Awful of them not to provide this context. But how is it that someone who writes 'overthrow their shackles' is writing a culture column for a broadsheet newspaper?

'The reality is that within 10 years, Saddam invaded two neighbouring countries in unvarnished wars of aggression.'


Anyway, happy Christmas

12/24/2008 02:35:00 PM  
Anonymous Anonymous said...

"the movie does not explain that the Iranian revolution represented a threat because it might have inspired Iraq's Shia to overthrow their shackles"
had it done so, of course, it would have been lambasted for portraying the vile genocidal holccaust denying neo-Nazi regime in Iran as a force for inspiring liberation from tyranny.

12/24/2008 03:02:00 PM  
Anonymous Anonymous said...

I'm waiting with breath baited for the day that Aaro Watch publishes one of its characteristically smug responses to a telly article without including the phrase "I didn't see the programme, but.."

...somehow I suspect if Aaro himself commented on a programme he hadn't seen, the writers here would be notably less forgiving.

12/24/2008 04:01:00 PM  
Blogger ejh said...

I'm waiting with breath bated for when AW receives a comment like that with a name attached to it.

12/24/2008 04:13:00 PM  
Blogger flyingrodent said...

Well, I saw a bit of it, and the unequivocal message I came away with was Saddam Hussein was a total bastard.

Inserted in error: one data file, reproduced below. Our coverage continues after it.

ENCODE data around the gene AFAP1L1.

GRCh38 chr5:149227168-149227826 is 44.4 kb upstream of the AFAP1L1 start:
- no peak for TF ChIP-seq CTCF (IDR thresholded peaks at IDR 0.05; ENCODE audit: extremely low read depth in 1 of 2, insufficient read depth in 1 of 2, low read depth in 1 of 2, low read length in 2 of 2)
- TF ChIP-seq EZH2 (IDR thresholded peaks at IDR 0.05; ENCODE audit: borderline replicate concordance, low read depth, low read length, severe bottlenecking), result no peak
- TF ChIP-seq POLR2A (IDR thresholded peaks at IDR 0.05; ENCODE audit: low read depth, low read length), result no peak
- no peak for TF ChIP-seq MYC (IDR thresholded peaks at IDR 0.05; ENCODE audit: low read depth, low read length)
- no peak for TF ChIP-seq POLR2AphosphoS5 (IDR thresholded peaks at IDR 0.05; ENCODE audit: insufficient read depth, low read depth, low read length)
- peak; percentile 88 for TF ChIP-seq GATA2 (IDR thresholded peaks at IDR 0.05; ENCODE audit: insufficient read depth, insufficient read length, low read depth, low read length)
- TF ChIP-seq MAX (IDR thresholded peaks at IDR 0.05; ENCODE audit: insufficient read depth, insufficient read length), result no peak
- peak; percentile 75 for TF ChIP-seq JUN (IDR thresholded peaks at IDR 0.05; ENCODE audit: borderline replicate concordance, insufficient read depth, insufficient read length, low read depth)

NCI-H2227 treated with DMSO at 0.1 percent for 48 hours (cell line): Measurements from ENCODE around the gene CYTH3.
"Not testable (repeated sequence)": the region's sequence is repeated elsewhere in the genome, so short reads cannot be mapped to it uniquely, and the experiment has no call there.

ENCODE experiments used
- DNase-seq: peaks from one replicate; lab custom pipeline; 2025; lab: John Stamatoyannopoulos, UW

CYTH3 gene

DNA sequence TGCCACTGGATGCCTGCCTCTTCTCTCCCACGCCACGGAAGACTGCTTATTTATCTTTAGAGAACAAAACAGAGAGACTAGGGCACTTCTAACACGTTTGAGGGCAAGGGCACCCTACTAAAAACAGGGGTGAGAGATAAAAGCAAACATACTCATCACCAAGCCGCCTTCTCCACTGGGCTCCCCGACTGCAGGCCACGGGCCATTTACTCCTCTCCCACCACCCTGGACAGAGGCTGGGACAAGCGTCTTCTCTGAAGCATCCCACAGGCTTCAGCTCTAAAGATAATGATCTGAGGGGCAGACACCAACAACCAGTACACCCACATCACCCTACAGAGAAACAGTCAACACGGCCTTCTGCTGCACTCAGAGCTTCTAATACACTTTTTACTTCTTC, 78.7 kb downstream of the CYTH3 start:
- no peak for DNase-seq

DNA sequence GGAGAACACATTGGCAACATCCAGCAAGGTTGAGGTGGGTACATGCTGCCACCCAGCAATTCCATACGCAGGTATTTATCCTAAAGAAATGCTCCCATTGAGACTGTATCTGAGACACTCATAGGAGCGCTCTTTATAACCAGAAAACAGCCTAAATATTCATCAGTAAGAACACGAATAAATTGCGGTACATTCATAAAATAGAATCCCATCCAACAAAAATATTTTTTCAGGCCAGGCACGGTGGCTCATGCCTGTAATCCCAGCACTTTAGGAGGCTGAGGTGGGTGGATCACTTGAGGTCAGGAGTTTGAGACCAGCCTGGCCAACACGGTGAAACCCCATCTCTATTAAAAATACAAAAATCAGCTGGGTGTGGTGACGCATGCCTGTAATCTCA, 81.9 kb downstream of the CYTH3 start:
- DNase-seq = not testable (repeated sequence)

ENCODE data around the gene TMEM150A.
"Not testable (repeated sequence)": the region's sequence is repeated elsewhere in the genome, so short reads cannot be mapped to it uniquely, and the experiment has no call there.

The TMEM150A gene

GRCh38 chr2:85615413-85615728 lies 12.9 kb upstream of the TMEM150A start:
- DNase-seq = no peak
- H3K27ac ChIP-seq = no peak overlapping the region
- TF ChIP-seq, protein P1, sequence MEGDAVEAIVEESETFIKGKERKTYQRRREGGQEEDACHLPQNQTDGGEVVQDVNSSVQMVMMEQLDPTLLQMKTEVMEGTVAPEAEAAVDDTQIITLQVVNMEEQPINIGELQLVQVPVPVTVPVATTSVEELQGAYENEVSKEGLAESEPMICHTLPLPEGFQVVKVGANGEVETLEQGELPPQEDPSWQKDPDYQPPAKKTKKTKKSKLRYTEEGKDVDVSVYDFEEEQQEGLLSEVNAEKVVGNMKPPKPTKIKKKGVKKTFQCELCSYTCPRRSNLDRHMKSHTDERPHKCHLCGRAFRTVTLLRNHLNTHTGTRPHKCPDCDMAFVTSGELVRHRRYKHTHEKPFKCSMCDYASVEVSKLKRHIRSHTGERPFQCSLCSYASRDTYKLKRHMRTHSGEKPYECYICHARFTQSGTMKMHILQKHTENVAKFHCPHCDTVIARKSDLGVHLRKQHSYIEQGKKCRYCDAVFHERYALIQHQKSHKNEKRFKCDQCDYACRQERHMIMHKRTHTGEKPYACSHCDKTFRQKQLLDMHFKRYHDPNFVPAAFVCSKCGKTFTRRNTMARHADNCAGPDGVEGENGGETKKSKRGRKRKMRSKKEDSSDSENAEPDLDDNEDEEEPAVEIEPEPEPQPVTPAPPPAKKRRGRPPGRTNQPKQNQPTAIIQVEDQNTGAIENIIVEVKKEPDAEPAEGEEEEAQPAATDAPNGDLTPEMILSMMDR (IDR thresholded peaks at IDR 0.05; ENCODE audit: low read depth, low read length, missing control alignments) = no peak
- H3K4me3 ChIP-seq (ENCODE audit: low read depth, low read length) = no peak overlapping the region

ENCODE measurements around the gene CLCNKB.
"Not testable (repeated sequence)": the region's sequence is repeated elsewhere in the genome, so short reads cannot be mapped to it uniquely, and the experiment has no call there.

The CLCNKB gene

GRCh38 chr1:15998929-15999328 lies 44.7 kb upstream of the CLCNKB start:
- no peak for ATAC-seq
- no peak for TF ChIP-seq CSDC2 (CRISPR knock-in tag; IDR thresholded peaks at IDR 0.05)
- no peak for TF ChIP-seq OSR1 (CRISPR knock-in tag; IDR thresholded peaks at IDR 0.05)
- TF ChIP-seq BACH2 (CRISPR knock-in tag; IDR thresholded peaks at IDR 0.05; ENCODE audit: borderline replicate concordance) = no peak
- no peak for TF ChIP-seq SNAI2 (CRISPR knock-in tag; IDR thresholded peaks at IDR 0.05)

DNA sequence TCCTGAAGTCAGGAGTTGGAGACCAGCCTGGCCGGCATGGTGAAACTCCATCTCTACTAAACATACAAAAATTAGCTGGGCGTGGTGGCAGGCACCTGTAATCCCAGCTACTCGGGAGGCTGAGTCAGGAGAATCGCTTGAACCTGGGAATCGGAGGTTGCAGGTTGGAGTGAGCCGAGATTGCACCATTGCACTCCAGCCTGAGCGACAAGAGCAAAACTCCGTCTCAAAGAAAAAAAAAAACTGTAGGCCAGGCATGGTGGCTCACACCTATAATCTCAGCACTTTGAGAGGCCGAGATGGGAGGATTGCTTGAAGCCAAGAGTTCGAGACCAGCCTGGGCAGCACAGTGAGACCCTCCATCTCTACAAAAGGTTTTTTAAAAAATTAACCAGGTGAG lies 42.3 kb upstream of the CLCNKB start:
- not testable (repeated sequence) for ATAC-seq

Admittedly, I may have seen the only part in which that was so and the rest might've been about Saddam's love of children and animals, hence this slice of tedious Decent kulturkampf.

While I'm on the subject of ideologically-fixated TV reviews, a brief bit of self-promotion... might have inspired Iraq's Shia to overthrow their shackles.

Hark yonder, I believe that the fascist octopus is about to sing its swansong, or something.

12/24/2008 05:10:00 PM  
Anonymous Anonymous said...

What ejh said.

The occasional appearance of anonymous Decents here too ashamed to show their face is a curiosity.

12/24/2008 06:32:00 PM  
Anonymous Anonymous said...

I should be used to it by now, but the level of philistinism in the world of Decency always shocks me.

the series repeatedly portrays Saddam asking how the people feel toward his regime, when we know from the regime's internal documents that the Saddamite leadership perceived entire categories of men, women and children – Kurds, Shias and even many Sunnis – as internal enemies who were best addressed through terror and not good governance.

This paragraph makes absolutely no sense. It's more or less an alternative version of the 'terrorism is bad' argument (copyright decentpedia).

If you took this series as a text on international history

Who on earth would do that?

Gerard Alexander of the University of Virginia contributed to this article.

never really a good sign. et voila. Powerline, eh... At least Brivati has made some cash out of this in the end. One wonders why UK-dwelling Brivati only watched it on American TV. It was on the BBC ages ago...

and finally...

This cinematic attempt to normalise him is a disgrace.

Well it's not really cinematic, it's a TV miniseries. But in any case, what was the Decent response to Downfall?